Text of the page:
Should our leaders lie to protect us? The Gulf of Tonkin resolution and its acceptance by the United States Senate allowed LBJ the luxury of skirting a national debate over the wisdom of going to war in an obscure Far East nation. In that war Americans eventually lost over 50,000 troops, untold billions of dollars, and faith in what their nation was all about. LBJ’s lie caused a disaster. On the other hand, FDR’S lying about Pearl Harbor led us into a war that we not only helped win, but afterwards emerged the strongest nation in the world.

One must remember the difference between a lie and an opinion can be subtle, made even more so in a market
economy where opinions are tossed around as facts often to the point nobody bothers checking out the truth. "Of course, a business will claim such and such is true, if you believe it they make money," says the public. But like it or not, the public must become attuned to the difference between truth and opinion, and understand that even though a factual truth may be a nuance, it is still factual and a basis for either truth, or an opinion based on truth. If the public succeeds in discerning the truth, they can see beyond their leaders opinions, perhaps understand their motivations, and reject or accept a course of action that is in their interest.

Such public wisdom might also save the leader from self-deceit. Leaders who believe lies that the public believes as well, may base policies on their whims, and that could prove catastrophic. When the lies are discovered, the leader will be disgraced, the nation harmed. Facts stick around longer than opinions or lies. Despite elimination of Trotsky’s name in Soviet history books, today Russians know he played a major role in their 1917 revolution. The majority of United States citizens will soon realize the "Day of Infamy" at Pearl Harbor meant more than Japanese duplicity. Perhaps looking further back in or history, they we will also realize the main motivation for the Mexican-American War arose from Manifest Destiny (translates as the United States deserving land because it desired land) more than a border dispute with Mexico.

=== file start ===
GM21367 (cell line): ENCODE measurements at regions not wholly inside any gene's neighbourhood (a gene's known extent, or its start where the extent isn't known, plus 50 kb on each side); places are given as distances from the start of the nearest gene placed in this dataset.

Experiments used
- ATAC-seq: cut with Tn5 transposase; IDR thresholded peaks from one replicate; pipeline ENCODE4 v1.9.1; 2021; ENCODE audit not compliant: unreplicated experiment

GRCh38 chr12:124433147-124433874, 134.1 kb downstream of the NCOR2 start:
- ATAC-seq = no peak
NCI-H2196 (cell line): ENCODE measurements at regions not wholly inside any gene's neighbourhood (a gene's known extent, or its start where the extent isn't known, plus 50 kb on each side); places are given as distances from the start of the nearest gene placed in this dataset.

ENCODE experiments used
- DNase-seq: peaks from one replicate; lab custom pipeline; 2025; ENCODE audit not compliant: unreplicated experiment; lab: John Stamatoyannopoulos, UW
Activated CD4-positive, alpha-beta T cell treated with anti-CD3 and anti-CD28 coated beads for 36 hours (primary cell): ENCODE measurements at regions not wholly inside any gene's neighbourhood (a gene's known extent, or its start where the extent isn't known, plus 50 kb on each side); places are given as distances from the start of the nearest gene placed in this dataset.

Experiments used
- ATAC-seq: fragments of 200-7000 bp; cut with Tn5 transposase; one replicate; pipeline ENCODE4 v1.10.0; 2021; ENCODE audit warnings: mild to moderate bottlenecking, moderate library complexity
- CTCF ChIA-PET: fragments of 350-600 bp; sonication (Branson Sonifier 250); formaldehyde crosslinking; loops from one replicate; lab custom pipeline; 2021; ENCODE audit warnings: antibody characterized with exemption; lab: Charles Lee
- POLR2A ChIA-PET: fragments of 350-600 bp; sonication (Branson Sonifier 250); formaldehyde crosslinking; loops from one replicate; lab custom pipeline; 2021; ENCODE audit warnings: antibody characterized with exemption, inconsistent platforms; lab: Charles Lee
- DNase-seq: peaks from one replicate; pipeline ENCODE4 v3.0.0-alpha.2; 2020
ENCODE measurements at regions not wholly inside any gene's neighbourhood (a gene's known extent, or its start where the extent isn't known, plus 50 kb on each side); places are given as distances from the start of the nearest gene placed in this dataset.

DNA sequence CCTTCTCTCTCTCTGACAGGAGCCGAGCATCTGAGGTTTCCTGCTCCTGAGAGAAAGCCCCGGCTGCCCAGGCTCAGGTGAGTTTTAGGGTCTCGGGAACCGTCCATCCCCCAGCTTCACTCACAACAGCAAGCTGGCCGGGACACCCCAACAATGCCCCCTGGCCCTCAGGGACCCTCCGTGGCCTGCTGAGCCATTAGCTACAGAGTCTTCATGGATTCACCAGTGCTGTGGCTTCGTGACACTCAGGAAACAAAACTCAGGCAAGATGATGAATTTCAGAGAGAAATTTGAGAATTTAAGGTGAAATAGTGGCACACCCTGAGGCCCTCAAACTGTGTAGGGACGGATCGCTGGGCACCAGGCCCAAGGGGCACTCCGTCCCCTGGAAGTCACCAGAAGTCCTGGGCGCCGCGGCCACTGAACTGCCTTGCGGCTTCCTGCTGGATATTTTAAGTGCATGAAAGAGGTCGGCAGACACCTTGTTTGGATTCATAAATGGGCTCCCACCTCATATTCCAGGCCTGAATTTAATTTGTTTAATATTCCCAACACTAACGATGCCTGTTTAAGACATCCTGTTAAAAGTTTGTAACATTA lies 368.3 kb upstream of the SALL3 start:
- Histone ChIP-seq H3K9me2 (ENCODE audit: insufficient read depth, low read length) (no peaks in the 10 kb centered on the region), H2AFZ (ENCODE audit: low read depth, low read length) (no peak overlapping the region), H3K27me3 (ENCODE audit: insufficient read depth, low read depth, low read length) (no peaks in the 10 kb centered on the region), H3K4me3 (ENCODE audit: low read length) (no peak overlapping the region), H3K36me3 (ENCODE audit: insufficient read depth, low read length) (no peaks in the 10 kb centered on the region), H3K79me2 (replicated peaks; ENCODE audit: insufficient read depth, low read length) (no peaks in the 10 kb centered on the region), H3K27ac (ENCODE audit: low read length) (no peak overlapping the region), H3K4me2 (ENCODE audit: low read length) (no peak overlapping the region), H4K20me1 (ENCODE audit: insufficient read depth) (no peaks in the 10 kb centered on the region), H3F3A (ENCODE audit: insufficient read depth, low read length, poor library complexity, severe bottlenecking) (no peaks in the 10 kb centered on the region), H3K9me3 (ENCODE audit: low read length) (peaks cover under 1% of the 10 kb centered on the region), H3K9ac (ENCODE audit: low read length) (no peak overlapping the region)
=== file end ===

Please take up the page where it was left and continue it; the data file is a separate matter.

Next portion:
Facts, although often at first not having the power of opinion, don't go away, and when discovered can change opinion. Facts provide continuance in history that stem from permanence in thought and deed. They act as the pillars, the props, that make history something more than lies and insufficiently researched opinions passed down by political leaders and tendentious historians. In other words, truth will win out among those whose precepts stem from the Enlightenment.
There are objections to such optimism, one being that in a fast moving world such as ours, does historical truth have the time to win out before lies engulf us all?

© James Morford October 2008
jamesmorford@hotmail.com